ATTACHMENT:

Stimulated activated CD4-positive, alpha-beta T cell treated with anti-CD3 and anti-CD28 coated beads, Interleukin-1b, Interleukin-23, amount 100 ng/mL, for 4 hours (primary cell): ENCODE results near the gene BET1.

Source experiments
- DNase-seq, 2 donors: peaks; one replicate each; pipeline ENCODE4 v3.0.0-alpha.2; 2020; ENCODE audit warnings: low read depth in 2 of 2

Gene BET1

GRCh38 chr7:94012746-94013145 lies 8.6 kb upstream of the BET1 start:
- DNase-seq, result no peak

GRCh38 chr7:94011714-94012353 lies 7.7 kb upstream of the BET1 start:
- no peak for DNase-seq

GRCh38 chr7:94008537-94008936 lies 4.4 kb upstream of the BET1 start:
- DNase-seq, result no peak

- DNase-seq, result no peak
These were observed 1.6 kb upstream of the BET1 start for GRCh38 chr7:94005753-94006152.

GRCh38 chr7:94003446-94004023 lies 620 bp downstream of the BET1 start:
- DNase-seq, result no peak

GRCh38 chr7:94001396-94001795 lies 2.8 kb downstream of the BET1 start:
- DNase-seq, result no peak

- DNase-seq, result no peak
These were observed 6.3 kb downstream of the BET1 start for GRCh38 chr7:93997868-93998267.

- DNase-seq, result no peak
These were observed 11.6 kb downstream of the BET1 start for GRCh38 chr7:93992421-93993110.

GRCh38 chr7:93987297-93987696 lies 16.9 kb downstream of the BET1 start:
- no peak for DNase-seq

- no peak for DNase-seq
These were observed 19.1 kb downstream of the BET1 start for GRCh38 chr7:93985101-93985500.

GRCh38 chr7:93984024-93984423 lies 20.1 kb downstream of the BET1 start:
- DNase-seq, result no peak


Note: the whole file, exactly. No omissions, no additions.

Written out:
Stimulated activated CD4-positive, alpha-beta T cell treated with anti-CD3 and anti-CD28 coated beads, Interleukin-1b, Interleukin-23, amount 100 ng/mL, for 4 hours (primary cell): ENCODE results near the gene BET1.

Source experiments
- DNase-seq, 2 donors: peaks; one replicate each; pipeline ENCODE4 v3.0.0-alpha.2; 2020; ENCODE audit warnings: low read depth in 2 of 2

Gene BET1

GRCh38 chr7:94012746-94013145 lies 8.6 kb upstream of the BET1 start:
- DNase-seq, result no peak

GRCh38 chr7:94011714-94012353 lies 7.7 kb upstream of the BET1 start:
- no peak for DNase-seq

GRCh38 chr7:94008537-94008936 lies 4.4 kb upstream of the BET1 start:
- DNase-seq, result no peak

- DNase-seq, result no peak
These were observed 1.6 kb upstream of the BET1 start for GRCh38 chr7:94005753-94006152.

GRCh38 chr7:94003446-94004023 lies 620 bp downstream of the BET1 start:
- DNase-seq, result no peak

GRCh38 chr7:94001396-94001795 lies 2.8 kb downstream of the BET1 start:
- DNase-seq, result no peak

- DNase-seq, result no peak
These were observed 6.3 kb downstream of the BET1 start for GRCh38 chr7:93997868-93998267.

- DNase-seq, result no peak
These were observed 11.6 kb downstream of the BET1 start for GRCh38 chr7:93992421-93993110.

GRCh38 chr7:93987297-93987696 lies 16.9 kb downstream of the BET1 start:
- no peak for DNase-seq

- no peak for DNase-seq
These were observed 19.1 kb downstream of the BET1 start for GRCh38 chr7:93985101-93985500.

GRCh38 chr7:93984024-93984423 lies 20.1 kb downstream of the BET1 start:
- DNase-seq, result no peak